This is a little late, but better late than never :-)

Did you get a reasonable solution? Do you have any images to show?

The way I understand it, those functions are both spatial domain functions. The first one is the "sinc()" function, and the second one is the "cosine window" function from sampling theory.
Also, when you use the sinc function, you typically want to either cut off at a zero crossing (multiple of pi) or further window the sinc() function, typically with a cosine window.

Finally, to adjust the cosine window, you can raise it to some power for a trade-off between "preserving detail" and "removing aliasing"; known as a "raised cosine window function."

Sincerely,

jw





Sincerely,

Jon Watte


--
"I pledge allegiance to the flag of the United States of America, and to the republic for which it stands, one nation indivisible, with liberty and justice for all."
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On Fri, Mar 1, 2013 at 1:56 AM, Alen Ladavac <alenl-ml@croteam.com> wrote:
Hi all,

I was revisiting some of our old shader code (order 2, i.e. 9-coefficients) trying to fix ringing in some high contrast environments. I am looking at Stupid Spherical Harmonics (SH) Tricks by Peter-Pike Sloan, the section about Windowing.

The Lanczos and Han functions mentioned are of form:

sin(pi*x/w)/(x/w)

and

(1+cos(pi*x/w))/2

respectively, for a given filtering window of width "w". The rest of text, as far as I can see, seems to imply that w should be equal to the order of SH used. (w=6 for 6th order).

Initially, I would expecting filtering to be done by convolution in spatial domain, by projecting the filter function to the SH basis and then multiplying its y[l,0] coefficients into appropriate bands (y[l,m]) of the filtered function. However, all the other notions in there seem to point to this actually being done as multiplication in frequency domain. More specifically, as if the filtering function as presented here above _already is_ the frequency domain presentation. So it would just multiply of y(l,m) coefficients of the filtered function by values of the filter evaluated at integers.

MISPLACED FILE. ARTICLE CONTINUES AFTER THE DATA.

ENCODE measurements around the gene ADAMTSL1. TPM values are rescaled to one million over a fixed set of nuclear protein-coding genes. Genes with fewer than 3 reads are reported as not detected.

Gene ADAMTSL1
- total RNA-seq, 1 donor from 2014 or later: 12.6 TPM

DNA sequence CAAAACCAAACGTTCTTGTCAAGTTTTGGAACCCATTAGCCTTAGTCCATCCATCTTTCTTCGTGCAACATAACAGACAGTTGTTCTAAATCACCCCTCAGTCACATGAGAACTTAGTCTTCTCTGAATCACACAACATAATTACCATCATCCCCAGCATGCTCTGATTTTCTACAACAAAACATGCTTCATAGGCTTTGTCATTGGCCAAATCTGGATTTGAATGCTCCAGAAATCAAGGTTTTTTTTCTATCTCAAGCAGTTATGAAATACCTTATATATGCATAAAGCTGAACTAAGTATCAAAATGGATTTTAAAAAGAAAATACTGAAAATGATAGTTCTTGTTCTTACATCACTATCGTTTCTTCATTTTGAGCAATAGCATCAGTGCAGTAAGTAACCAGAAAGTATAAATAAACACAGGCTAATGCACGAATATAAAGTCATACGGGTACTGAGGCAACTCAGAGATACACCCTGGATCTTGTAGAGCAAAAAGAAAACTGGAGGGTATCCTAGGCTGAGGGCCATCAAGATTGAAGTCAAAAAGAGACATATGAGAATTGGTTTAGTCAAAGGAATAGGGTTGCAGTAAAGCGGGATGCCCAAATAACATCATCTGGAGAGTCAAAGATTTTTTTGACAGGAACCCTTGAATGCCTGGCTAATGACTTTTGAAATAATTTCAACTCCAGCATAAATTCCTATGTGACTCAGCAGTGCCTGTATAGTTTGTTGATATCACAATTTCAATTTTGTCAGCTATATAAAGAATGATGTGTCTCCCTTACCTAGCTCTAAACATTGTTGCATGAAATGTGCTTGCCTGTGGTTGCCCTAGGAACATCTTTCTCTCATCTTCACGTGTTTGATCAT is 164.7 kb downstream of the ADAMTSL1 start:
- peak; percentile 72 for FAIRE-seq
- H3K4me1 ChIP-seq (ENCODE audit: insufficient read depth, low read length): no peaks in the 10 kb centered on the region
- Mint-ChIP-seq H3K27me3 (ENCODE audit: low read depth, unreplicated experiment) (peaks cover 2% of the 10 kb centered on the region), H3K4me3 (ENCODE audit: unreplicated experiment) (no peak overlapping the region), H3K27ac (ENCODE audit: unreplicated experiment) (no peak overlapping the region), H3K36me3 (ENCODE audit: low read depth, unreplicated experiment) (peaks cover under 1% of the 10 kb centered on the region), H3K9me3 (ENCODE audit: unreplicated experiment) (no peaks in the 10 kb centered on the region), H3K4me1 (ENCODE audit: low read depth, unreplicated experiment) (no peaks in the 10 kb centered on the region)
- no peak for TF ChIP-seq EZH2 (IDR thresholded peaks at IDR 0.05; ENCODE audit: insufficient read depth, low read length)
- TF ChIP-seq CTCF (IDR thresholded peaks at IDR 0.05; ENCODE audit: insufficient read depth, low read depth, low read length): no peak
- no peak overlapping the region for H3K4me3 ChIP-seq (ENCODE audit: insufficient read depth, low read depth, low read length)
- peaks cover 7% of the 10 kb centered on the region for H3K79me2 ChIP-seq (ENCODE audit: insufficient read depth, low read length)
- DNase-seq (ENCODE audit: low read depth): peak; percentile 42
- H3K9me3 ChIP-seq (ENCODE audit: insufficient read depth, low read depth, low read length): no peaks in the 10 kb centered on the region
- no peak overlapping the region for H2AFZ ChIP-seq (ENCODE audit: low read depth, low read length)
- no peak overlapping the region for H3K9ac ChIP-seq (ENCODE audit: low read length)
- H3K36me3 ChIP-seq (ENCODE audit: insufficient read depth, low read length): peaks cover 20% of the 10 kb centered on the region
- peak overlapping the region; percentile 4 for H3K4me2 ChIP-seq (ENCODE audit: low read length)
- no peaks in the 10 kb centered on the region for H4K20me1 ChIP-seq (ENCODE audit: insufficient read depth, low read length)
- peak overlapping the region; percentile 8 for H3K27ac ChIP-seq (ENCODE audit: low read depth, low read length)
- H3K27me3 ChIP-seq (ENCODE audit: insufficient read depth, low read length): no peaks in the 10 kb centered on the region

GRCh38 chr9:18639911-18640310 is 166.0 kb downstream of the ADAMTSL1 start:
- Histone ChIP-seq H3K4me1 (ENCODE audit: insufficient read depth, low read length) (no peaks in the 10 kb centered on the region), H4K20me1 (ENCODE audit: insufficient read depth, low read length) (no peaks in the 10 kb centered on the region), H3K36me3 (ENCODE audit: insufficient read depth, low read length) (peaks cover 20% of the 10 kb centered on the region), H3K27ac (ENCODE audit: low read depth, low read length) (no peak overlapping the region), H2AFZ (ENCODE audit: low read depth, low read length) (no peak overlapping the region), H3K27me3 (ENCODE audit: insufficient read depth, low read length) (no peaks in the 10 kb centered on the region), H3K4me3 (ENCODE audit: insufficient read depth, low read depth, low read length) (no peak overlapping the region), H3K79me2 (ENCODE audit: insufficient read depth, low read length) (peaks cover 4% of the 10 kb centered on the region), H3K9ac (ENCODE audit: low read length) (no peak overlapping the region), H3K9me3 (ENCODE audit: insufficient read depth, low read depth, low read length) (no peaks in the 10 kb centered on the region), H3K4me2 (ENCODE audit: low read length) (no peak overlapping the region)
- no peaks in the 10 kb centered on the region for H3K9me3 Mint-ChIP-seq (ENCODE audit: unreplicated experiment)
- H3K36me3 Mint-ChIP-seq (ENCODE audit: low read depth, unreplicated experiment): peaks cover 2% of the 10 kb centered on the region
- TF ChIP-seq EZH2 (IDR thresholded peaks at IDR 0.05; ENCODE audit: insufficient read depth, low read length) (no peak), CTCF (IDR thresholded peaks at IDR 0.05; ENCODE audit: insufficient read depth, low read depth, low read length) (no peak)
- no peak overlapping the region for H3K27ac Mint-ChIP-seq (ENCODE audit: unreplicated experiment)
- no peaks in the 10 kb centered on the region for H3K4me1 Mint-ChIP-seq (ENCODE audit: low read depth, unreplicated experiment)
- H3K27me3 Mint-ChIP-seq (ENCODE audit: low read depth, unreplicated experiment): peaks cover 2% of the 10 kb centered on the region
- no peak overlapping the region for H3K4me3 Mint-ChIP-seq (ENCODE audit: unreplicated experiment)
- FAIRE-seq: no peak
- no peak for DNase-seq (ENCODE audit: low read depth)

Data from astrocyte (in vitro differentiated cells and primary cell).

This looks rather unusual to me, but I guess there is some reasoning behind all that.

As a side note, I got some ok-ish results with filtering in spatial domain (aka. bluring) using Han function as above (*) with value w=1.5 through convolution as described above. (Where the number w=1.5 was "tuned" by manual binary search with visual assessment of results to minimize visible ringing without introducing "too much" blur.) While on the other hand, using the multiplication directly in frequency domain looked way too blurry for w=3 and was ringing too much if I tried increasing the number (as with multiplication in the frequency domain wider "window" leads to less blur, while it opposite happens in the spatial domain.)

I would appreciate if anyone can shed a bit of light onto this.

Thanks a lot in advance,
Alen

(*) That form of the function does look strange for spatial domain but 1.5 is an arbitrary "hand-tuned" factor anyway.


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